Friday, December 31, 2010

Many Parts of Country Won't Have Double-Dip In Home Prices Because They Never Had the FIrst Dip


Cato's Alan Reynolds writes in yesterday's IBD:

"A front-page Wall Street Journal feature, titled "Housing Recovery Stalls," worries that "a new bout of declining home prices is threatening to hamper the U.S. recovery." A dip in the Case-Shiller moving average of home prices in 20 cities for August to October is said to be "troublesome headwind" for the economy in 2011, and "markets such as Sacramento, Las Vegas and parts of Arizona and Florida are at risk of more declines."

Some of those cities may indeed account for a significant share of the Case-Shiller index, because that index covers only 20 cities (and Sacramento, the centerpiece of the story, is not one of them). However, a few troubled cities in a few states do not represent the entire nation."

Alan concludes that "anxiety about falling home prices is based on a limited sample of 20 cities," among several other factors. 

Reynolds also refers to a WSJ editorial from yesterday, where Peter Schiff  warns that "...third quarter 2010 declines in the Standard & Poor's Case–Shiller home-price index—including very bad October numbers reported this week—have sparked concerns that a "double dip" in home prices is probable."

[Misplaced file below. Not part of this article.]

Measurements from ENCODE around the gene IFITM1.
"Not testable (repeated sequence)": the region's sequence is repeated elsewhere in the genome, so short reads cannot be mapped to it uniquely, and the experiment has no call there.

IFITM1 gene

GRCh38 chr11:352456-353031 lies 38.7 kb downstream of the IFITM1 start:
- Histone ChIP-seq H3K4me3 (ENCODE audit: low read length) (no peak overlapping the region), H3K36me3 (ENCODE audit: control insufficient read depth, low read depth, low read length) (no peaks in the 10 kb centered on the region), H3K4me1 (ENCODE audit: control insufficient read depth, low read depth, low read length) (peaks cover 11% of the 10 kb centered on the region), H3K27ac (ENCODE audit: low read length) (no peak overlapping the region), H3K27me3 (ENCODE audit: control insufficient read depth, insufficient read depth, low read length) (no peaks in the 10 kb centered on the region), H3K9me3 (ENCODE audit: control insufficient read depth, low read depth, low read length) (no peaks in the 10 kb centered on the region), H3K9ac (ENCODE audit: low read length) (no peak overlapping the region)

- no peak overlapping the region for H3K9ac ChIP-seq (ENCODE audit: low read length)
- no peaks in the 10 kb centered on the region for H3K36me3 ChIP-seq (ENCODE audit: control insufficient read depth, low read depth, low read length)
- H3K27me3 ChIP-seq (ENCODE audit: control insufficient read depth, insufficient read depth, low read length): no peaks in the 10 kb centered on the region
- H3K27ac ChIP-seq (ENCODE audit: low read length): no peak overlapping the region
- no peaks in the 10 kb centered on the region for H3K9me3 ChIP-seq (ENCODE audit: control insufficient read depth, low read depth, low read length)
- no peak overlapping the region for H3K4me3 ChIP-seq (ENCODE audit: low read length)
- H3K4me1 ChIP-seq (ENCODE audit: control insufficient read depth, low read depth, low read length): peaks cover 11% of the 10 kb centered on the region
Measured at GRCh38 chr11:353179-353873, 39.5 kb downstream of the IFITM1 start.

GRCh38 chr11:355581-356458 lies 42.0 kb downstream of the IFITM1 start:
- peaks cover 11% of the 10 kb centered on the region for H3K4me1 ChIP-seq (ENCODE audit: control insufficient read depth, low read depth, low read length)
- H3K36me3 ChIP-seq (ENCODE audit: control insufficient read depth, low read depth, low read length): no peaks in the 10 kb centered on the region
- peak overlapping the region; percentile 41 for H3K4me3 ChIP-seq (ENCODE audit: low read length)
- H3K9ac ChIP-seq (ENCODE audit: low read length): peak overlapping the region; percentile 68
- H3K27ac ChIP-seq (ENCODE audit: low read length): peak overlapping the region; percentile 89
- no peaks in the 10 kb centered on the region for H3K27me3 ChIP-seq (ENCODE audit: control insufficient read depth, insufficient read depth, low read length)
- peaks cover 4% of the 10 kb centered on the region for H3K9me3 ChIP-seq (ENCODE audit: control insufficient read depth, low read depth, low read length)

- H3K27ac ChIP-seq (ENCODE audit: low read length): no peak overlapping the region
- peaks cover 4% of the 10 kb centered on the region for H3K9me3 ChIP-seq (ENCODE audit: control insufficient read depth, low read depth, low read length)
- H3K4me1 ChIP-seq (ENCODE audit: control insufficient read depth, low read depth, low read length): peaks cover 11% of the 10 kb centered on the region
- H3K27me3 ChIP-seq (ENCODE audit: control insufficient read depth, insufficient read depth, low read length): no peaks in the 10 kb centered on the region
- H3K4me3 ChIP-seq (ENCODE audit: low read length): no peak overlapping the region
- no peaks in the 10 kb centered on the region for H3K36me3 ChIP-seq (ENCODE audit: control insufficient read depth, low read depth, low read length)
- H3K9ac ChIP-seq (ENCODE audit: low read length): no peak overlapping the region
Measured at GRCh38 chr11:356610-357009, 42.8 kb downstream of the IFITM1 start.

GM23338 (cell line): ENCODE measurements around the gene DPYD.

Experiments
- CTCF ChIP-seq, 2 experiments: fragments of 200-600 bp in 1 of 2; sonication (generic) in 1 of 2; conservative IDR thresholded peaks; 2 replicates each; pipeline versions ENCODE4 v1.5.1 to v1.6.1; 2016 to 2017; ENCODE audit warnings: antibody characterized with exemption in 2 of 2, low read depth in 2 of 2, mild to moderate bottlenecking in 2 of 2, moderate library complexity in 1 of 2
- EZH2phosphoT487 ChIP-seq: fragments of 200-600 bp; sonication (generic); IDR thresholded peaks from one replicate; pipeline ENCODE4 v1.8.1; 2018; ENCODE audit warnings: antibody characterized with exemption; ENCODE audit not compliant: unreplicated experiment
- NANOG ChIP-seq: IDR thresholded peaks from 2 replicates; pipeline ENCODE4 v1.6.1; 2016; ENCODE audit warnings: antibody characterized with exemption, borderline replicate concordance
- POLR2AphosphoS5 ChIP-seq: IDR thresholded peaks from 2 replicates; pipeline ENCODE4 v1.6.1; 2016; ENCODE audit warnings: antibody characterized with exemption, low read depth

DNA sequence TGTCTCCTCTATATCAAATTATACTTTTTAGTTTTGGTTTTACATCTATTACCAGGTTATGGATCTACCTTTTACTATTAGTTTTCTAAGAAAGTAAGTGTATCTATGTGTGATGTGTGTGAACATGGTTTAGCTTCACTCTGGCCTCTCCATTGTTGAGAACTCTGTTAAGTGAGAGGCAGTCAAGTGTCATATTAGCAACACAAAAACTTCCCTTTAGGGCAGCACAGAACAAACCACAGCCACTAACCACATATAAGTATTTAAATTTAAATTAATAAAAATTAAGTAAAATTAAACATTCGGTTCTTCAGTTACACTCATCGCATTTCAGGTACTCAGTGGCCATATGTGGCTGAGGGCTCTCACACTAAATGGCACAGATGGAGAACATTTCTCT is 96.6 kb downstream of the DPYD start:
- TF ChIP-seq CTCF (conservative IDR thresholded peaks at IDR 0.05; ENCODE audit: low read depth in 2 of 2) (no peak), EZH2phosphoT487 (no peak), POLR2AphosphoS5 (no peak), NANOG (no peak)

MP: The chart above of FHFA house price indexes in eight states (data here) helps to support Alan Reynold's position about falling home prices being heavily concentrated in large cities that are included in the Case-Shiller home price index.  While states like Arizona, Florida, Nevada and California have experienced housing bubbles and huge price declines in recent years, many other states like South Dakota, Iowa, Oklahoma and Texas have seen fairly steady, but very mild increases in home prices, with no bubbles and no house price corrections.  Especially in many states in the middle of the country stretching from Texas all the way up to the Dakotas, it will be hard to have a "double dip" in home prices because they haven't yet had the "first dip."